As far as niggles are concerned, the only place I would mark down playability would be the push/pull tone knob. Although it does feel premium, this particular ‘top-hat’ knob design makes it very hard to physically grab and pull up.
As a result, it’s a little difficult to use the switch on the fly unless you have some longer nails to dig in underneath. Again, this is a very minor issue that is easily solved with a more appropriate knob if it bothers you.
I’m also not a massive fan of gloss-finish necks, instead preferring the smooth feel of a satin finish. Again, easily fixed with some steel wool later on.
The Roswell P90D is from Harley Benton’s own brand of pickups and can actually clean up really nicely considering how much growl it has. It is a powerful and bright-sounding pickup that is capable of a ton of varied tones from hard rock to shimmering cleans.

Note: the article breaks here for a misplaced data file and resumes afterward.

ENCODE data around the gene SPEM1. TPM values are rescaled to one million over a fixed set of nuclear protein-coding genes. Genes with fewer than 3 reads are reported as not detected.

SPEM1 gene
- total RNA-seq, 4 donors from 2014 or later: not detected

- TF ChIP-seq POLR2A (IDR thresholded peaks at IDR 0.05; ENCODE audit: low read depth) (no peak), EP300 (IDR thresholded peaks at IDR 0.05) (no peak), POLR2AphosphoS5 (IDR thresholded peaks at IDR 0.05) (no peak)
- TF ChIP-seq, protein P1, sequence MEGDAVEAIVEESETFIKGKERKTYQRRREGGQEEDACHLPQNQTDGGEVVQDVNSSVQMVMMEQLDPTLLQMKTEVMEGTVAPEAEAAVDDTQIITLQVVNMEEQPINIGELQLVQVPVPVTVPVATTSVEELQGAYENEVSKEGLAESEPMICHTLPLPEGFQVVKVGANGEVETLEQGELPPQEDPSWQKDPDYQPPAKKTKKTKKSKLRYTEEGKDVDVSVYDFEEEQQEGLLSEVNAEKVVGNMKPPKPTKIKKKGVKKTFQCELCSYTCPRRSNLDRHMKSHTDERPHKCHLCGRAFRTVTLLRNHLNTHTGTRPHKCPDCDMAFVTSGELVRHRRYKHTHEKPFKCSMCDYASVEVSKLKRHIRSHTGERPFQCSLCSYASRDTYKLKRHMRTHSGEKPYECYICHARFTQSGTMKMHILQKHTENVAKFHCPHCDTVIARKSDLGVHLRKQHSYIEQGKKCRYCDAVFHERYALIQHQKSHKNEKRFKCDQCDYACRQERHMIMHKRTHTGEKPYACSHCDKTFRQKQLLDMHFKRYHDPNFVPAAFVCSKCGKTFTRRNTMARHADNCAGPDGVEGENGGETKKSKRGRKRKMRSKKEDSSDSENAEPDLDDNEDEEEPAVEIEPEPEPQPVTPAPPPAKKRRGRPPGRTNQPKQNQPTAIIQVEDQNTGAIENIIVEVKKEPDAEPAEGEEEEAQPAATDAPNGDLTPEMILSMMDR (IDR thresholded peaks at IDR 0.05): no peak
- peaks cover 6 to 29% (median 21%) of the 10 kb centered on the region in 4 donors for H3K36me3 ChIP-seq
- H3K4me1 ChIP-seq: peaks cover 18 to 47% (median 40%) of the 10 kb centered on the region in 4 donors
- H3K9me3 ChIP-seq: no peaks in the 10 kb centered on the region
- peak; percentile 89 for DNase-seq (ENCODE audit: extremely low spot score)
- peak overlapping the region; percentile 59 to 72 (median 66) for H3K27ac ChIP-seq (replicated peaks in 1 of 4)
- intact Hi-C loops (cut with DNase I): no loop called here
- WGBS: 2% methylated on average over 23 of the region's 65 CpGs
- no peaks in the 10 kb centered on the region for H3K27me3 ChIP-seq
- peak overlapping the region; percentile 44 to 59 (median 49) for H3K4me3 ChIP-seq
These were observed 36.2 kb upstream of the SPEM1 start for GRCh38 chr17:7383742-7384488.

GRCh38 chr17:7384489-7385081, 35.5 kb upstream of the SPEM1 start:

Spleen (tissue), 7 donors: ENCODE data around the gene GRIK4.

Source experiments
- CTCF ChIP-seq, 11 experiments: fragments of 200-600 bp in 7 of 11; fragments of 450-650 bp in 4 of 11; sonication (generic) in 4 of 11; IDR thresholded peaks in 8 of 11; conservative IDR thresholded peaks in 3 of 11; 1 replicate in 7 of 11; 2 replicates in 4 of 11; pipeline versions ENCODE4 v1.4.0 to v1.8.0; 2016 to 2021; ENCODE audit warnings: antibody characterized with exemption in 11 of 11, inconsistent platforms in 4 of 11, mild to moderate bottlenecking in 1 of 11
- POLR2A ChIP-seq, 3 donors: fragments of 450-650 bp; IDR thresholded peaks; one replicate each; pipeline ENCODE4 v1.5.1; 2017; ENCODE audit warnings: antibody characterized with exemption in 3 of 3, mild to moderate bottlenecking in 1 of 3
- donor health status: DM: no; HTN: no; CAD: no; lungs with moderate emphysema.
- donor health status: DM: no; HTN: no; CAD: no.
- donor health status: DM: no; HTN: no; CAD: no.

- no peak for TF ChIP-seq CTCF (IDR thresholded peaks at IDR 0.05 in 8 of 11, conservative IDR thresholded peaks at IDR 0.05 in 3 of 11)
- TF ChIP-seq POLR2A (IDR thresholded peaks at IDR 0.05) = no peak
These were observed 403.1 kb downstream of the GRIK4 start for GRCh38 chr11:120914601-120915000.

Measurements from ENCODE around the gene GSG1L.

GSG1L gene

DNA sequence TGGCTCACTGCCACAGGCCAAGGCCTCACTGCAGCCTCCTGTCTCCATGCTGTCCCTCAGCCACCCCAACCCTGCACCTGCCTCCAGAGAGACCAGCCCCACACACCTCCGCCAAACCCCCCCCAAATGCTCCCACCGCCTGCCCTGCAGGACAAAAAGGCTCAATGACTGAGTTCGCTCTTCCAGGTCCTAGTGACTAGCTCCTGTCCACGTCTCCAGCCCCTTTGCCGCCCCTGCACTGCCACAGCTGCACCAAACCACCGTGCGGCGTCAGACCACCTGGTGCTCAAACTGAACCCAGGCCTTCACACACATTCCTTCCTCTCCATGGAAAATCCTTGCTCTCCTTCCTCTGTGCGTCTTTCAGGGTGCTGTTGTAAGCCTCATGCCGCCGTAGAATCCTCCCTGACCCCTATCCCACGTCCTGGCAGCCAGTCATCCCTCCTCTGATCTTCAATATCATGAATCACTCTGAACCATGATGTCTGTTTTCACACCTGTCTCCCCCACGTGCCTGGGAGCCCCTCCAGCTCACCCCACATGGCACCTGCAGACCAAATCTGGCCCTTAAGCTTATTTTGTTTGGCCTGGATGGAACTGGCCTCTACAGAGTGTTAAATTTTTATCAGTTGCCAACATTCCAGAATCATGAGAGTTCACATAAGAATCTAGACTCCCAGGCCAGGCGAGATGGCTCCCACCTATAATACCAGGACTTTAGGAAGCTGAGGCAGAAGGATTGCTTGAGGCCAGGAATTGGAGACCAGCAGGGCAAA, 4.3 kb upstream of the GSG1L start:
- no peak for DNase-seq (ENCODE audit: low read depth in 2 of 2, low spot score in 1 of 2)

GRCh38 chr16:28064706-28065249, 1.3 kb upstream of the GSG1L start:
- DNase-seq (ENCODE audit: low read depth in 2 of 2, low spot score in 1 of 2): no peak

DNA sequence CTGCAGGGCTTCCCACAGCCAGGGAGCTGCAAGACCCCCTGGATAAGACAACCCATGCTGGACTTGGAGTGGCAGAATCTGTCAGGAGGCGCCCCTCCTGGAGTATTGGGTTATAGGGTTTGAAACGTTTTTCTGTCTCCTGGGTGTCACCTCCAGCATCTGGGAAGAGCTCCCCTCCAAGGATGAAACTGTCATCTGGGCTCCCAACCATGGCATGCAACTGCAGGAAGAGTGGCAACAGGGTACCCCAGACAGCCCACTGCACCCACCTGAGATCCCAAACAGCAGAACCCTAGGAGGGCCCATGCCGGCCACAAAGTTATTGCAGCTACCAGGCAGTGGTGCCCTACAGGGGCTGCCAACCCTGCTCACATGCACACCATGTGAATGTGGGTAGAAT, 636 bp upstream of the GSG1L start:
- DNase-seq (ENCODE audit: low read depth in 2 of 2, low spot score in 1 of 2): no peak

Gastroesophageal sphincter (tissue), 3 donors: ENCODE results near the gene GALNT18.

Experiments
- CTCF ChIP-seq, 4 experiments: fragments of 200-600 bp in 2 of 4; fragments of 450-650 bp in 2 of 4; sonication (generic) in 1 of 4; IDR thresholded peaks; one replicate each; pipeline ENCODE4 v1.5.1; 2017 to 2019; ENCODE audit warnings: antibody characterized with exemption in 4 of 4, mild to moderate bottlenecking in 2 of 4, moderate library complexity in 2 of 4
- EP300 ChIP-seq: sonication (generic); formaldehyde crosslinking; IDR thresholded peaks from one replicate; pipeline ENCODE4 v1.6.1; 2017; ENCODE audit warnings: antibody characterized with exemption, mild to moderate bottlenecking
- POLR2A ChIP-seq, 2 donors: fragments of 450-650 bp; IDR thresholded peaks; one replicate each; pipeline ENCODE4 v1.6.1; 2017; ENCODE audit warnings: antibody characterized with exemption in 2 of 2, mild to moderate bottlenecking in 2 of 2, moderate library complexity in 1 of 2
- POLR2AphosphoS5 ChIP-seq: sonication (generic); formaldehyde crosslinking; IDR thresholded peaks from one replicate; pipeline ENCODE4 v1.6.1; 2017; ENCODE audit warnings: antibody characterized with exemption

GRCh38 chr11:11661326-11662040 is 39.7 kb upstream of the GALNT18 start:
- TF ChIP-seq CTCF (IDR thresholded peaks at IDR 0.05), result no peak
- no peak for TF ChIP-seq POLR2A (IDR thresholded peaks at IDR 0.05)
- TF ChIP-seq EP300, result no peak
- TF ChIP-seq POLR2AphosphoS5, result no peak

Although there is no neck pickup, you can still dial in a fairly decent impression of one if needed. Simply crank your amp, roll off the gain using the guitar’s volume knob, and then tweak your sound with the tone knob.
Unfortunately, precisely controlling tones via the knobs isn’t quite as easy for us lefties. This is because (as is often the case) this guitar, in its left-handed guise, features regular pots wired backward in order to maintain the correct rotational direction.
When pots are wired this way they lose their smooth audio taper, making it much harder to dial in fine adjustments.